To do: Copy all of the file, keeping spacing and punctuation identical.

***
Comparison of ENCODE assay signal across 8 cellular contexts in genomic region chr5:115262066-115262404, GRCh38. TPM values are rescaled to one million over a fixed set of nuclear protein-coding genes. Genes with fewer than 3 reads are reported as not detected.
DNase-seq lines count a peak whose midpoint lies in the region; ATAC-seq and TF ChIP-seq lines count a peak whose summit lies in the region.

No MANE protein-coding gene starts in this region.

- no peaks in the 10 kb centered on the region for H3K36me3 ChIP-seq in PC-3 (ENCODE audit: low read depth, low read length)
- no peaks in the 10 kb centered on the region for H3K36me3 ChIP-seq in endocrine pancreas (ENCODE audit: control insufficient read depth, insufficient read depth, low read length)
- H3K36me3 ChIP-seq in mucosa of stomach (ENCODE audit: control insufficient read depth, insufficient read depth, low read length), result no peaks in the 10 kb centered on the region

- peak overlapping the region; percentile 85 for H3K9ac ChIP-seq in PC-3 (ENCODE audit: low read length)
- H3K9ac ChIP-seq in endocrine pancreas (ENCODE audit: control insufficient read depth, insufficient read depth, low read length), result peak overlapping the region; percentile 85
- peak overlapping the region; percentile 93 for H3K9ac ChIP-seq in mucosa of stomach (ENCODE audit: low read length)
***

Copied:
Comparison of ENCODE assay signal across 8 cellular contexts in genomic region chr5:115262066-115262404, GRCh38. TPM values are rescaled to one million over a fixed set of nuclear protein-coding genes. Genes with fewer than 3 reads are reported as not detected.
DNase-seq lines count a peak whose midpoint lies in the region; ATAC-seq and TF ChIP-seq lines count a peak whose summit lies in the region.

No MANE protein-coding gene starts in this region.

- no peaks in the 10 kb centered on the region for H3K36me3 ChIP-seq in PC-3 (ENCODE audit: low read depth, low read length)
- no peaks in the 10 kb centered on the region for H3K36me3 ChIP-seq in endocrine pancreas (ENCODE audit: control insufficient read depth, insufficient read depth, low read length)
- H3K36me3 ChIP-seq in mucosa of stomach (ENCODE audit: control insufficient read depth, insufficient read depth, low read length), result no peaks in the 10 kb centered on the region

- peak overlapping the region; percentile 85 for H3K9ac ChIP-seq in PC-3 (ENCODE audit: low read length)
- H3K9ac ChIP-seq in endocrine pancreas (ENCODE audit: control insufficient read depth, insufficient read depth, low read length), result peak overlapping the region; percentile 85
- peak overlapping the region; percentile 93 for H3K9ac ChIP-seq in mucosa of stomach (ENCODE audit: low read length)